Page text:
Over the past decade, numerous disciplines in the humanities and social sciences have spoken of a “religious turn.” This pattern is characterized by a resurgent interest in interdisciplinary scholarship that revaluates central questions about the relationship between religion and secularism in the academy and in our objects of study.
This roundtable discussion will feature five scholars from our region, and will consider the variety, the diversity, and the critical stakes involved in these debates. Short presentations related to each scholar’s current research will be followed by an extensive open discussion of the questions and claims raised by the panelists. The event will be sponsored by “The Religious, the Secular, and the New Humanities,” a research working group of the Baker-Nord Center for the Humanities. Light refreshments will be provided. Questions? Contact Ray Horton: firstname.lastname@example.org.
About the Panelists:
Joy Bostic is Associate Professor of Religious Studies and a program faculty member of the Women’s and Gender Studies and Ethnic Studies programs at CWRU. Author of African American Female Mysticism: Nineteenth-Century Religious Activism, she studies African American religion and culture; religion, healing, and social justice; and womanist/feminist theory.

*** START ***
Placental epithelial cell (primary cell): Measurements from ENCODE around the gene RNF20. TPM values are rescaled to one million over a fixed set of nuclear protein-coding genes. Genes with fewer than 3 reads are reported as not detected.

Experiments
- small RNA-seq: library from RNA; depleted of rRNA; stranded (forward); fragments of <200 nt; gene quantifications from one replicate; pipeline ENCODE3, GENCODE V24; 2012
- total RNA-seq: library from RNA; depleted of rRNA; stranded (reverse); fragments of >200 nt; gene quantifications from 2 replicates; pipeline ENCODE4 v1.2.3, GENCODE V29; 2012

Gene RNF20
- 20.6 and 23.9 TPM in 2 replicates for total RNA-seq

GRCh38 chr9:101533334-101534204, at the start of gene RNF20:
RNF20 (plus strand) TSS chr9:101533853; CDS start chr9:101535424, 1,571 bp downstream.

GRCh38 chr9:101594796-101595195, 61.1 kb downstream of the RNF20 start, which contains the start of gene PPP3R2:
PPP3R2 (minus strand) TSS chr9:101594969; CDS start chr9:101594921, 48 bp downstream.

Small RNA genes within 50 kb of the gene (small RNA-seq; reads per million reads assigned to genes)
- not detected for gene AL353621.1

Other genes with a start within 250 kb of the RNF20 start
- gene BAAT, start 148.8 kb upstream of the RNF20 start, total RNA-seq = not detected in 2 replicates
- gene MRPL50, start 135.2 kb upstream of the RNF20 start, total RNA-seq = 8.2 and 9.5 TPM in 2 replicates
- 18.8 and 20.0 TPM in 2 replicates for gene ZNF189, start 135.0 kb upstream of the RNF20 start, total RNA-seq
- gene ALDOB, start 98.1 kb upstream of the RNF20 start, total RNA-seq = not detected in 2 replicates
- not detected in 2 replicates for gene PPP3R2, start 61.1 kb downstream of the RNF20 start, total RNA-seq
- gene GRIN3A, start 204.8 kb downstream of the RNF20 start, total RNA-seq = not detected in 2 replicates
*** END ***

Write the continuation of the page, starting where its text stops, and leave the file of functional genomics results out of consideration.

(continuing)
Christopher Callahan is Visiting Assistant Professor of Religion at Oberlin College. A scholar of Japanese religions and Buddhism, he is interested in religious biographies and the role that they play in the life of religious communities.
Rodney Hessinger is Associate Dean of Humanities and Professor of History at John Carroll University. His current book project, Sex and Sectarian Conflict in America’s 2nd Great Awakening (Cornell), considers how religious and sexual conflicts amplified and informed each other in the early republic.
Justine Howe is Assistant Professor of Religious Studies at CWRU. Her current research focuses on contemporary Islam, particularly Muslim identify formation in U.S. communities after 9/11.
Richard McCarty is Associate Professor of Religious Studies at Mercyhurst University. Author of Sexual Virtue: An Approach to Contemporary Christian Ethics, his work sits at the intersection of religion, ethics, and sexuality.